when they weren't totally avoiding each other.
It was weird - I know my mom had pretty valid
reasons to be afraid of my dad. But the weird
thing is that I think he was scared of her, too.
Of her fragility, how easily hurt she was.
She was the only person who could make him feel guilty.
The walls in our house were thin. I could hear
them arguing at night, their voices chasing
each other around the rooms on the bottom floor. A
rhythm developed over the years: They'd start
fighting in the bedroom over something
petty and when it escalated to
all-out war, she'd storm into the kitchen. He'd
follow her into the kitchen, and after
a few rounds of shouting and throwing
dishes, she'd run to the living room.
He'd chase her into the living room, and
there'd be a another few rounds.
Things would break, furniture would get knocked
over. If it escalated to the point of
brutality, she'd lock herself in the
downstairs bathroom and leave him pounding
on solid wood until both of them ran out of energy.
The house got a lot quieter after she left.
Anyway, this dance would last about an hour.
It was a three act structure, with a variety of
climaxes, and generally ended up with her spending the
night at my grandparents'.
I trace back my love of numbers to these arguments.
Numbers; mathematics, coding, binary,
even hacking - I've heard people wax poetic about the
beautiful simplicity of these things. But what
I liked about them was their reliability. A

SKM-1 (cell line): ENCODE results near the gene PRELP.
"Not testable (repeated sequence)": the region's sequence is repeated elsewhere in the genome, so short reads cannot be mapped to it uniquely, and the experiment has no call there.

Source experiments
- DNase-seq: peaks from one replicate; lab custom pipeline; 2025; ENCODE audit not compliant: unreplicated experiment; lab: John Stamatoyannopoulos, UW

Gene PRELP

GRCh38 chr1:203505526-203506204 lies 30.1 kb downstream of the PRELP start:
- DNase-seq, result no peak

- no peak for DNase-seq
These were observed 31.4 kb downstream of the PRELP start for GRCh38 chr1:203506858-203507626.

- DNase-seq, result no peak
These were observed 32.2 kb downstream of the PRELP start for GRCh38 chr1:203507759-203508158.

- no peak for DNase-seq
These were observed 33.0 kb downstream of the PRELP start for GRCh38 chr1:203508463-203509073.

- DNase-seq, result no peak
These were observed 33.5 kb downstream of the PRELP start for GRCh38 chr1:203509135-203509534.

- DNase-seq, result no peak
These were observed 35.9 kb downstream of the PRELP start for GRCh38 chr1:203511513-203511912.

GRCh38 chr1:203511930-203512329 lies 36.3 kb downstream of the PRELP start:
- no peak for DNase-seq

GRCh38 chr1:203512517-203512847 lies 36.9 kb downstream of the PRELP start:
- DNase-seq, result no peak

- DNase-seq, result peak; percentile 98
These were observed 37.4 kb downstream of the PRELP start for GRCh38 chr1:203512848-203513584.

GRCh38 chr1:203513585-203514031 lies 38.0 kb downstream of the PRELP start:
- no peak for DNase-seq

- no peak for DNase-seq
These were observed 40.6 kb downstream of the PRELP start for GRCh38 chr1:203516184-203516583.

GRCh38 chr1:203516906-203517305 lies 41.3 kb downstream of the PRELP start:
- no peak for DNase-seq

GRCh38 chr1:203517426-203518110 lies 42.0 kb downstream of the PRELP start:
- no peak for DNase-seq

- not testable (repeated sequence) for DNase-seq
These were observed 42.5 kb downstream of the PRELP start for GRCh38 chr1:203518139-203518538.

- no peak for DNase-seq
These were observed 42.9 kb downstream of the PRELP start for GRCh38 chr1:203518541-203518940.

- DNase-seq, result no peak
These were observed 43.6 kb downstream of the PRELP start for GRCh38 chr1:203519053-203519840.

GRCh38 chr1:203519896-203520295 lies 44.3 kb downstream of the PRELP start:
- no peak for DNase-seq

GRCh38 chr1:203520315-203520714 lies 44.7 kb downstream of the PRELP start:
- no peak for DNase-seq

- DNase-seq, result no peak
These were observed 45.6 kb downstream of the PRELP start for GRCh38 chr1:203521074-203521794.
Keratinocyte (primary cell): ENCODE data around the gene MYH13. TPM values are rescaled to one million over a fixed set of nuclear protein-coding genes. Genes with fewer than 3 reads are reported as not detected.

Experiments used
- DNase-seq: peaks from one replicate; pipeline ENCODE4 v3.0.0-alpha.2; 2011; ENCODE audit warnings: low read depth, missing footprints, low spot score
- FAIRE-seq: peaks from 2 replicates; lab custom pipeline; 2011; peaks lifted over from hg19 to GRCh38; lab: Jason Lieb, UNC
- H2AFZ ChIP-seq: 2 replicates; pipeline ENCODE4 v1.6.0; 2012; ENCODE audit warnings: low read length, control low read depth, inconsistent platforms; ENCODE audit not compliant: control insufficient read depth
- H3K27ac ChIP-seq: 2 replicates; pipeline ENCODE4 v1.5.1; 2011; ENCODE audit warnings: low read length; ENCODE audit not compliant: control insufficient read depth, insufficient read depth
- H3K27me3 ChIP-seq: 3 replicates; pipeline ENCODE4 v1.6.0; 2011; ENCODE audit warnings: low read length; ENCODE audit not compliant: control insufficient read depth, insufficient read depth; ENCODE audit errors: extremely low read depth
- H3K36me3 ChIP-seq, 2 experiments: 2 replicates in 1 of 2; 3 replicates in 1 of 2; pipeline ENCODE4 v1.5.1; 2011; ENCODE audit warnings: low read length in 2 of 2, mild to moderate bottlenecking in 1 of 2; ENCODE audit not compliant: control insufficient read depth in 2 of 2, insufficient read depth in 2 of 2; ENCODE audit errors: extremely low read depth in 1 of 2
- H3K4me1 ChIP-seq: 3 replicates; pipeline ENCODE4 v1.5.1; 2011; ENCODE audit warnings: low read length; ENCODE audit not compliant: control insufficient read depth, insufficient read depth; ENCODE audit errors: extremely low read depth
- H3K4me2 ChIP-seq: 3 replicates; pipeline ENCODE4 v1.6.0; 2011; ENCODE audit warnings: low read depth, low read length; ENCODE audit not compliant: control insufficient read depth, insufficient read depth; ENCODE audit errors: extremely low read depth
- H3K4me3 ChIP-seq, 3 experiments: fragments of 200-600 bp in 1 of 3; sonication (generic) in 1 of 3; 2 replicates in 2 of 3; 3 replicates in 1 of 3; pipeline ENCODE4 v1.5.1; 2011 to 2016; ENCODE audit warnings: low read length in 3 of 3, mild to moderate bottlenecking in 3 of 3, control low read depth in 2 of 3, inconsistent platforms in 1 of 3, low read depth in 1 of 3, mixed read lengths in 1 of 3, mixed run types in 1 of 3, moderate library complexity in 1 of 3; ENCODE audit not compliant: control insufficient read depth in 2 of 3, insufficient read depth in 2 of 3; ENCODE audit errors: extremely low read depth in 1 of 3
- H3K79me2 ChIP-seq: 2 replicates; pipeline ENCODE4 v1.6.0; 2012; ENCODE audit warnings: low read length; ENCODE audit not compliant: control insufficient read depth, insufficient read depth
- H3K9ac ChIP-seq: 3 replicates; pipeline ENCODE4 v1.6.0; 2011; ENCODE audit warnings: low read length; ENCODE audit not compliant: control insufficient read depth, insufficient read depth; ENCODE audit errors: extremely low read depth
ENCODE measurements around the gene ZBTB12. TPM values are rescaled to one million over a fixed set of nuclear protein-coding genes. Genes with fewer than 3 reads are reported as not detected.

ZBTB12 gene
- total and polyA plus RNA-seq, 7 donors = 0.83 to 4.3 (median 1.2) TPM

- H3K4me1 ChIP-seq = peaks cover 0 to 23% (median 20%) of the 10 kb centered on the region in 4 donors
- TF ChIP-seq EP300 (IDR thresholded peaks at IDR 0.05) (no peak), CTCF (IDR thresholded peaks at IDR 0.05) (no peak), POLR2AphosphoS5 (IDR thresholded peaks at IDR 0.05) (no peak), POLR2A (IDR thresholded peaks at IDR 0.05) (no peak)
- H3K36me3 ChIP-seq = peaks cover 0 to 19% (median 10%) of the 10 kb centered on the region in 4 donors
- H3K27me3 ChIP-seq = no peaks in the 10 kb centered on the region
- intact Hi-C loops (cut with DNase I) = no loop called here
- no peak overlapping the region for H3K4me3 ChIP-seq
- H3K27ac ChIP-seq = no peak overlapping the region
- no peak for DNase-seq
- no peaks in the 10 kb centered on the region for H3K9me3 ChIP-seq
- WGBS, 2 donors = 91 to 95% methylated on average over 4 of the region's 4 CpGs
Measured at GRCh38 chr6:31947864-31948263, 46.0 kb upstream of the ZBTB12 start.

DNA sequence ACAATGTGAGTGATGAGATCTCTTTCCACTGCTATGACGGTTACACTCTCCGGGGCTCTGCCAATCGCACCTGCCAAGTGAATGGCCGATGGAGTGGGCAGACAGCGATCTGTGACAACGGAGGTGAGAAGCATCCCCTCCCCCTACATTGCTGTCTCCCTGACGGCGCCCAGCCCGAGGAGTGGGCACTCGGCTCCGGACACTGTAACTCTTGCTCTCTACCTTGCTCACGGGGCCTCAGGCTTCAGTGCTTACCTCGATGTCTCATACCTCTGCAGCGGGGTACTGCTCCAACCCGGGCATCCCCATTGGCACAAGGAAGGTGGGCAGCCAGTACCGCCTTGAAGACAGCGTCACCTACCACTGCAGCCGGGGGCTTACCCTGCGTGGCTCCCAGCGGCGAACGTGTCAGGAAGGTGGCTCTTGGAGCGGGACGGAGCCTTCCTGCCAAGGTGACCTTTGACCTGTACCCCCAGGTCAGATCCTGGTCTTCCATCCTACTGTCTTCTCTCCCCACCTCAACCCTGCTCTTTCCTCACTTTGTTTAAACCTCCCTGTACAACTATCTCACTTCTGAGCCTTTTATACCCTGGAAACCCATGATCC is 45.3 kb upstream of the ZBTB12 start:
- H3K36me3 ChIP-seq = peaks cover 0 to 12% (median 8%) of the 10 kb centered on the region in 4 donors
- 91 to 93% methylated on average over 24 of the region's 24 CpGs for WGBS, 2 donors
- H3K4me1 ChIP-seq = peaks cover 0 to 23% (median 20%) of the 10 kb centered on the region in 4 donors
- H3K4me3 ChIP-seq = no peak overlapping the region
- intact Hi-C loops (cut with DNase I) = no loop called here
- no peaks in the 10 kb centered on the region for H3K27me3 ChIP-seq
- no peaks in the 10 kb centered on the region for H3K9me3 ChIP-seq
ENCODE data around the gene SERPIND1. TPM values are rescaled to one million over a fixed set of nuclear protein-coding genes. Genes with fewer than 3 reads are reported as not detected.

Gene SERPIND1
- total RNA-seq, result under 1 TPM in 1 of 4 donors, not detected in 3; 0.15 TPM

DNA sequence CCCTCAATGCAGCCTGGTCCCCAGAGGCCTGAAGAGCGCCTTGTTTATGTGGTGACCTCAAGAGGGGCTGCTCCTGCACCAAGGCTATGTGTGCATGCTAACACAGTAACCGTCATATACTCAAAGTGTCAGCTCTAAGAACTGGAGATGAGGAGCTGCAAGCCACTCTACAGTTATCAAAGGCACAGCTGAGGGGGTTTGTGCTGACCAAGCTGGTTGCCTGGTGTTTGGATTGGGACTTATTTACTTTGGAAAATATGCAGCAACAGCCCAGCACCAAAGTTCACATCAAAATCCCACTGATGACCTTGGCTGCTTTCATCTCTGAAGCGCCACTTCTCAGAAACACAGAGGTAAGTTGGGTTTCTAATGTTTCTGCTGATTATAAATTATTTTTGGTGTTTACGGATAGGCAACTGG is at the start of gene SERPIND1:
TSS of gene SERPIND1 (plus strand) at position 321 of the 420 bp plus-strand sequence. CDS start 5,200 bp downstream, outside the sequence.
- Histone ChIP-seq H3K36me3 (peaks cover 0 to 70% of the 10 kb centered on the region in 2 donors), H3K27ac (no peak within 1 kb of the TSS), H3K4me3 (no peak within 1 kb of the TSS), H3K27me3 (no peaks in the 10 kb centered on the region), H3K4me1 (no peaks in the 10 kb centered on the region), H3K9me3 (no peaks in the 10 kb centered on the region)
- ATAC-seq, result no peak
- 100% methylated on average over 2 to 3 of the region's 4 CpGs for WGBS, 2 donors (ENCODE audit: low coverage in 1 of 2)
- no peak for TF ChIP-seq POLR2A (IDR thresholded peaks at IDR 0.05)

three, for example, was always a three.
It had a specific value that never
changed, and followed a rigid set of
laws that dictated how it would react to an
infinite number of variables, which also
never changed. I loved numbers because
I could trust them: They never let me down,
they didn't require milking or
plucking, and I could interpret and manipulate them easily.
So while my parents danced the two-fisted tango
downstairs, I would jam my fingers in my ears
and count, loudly. Loudly enough to drown out
"- hate you, you bully! You threaten, you bully
everyone around -"
One two three four five six seven eight nine ten eleven -
" - what do you do? You sit around, all day, staring into
space, you lazy -"
- fourteen fifteen sixteen seventeen eighteen nineteen
twenty-one twenty-two twenty-three -
" - down? I don't want him to hear this. He hears enough -
- twenty-six twenty-seven twenty-eight twenty-nine thirty
thirty-one thirty-two thirty-three thirty-four -
" - bring this on yourself, I'm sorry, but if you'd stop
being so damn foolheaded I wouldn't -"
- thirty-seven thirty-eight thirty-nine forty the square
of forty is ix-point-three-two-four-five-five-five-uh-
three-something-something forty times forty is
sixteen-hundred divided by six is two
two-hundred-and-sixty-six cubed is eighteen-million-
one is seven seven fourteen twenty-one
thirty-five forty-two forty-nine
fifty-six sixty-three seventy sevety-seven
eighty-four ninety-one nighty-eight ninety-nine one-hundred
square root of one-hundred is ten ten minus ten is zero
anything multiplied by zero is zero one
plus one is two two plus two is four four plus four is -
I could trust numbers.
* * *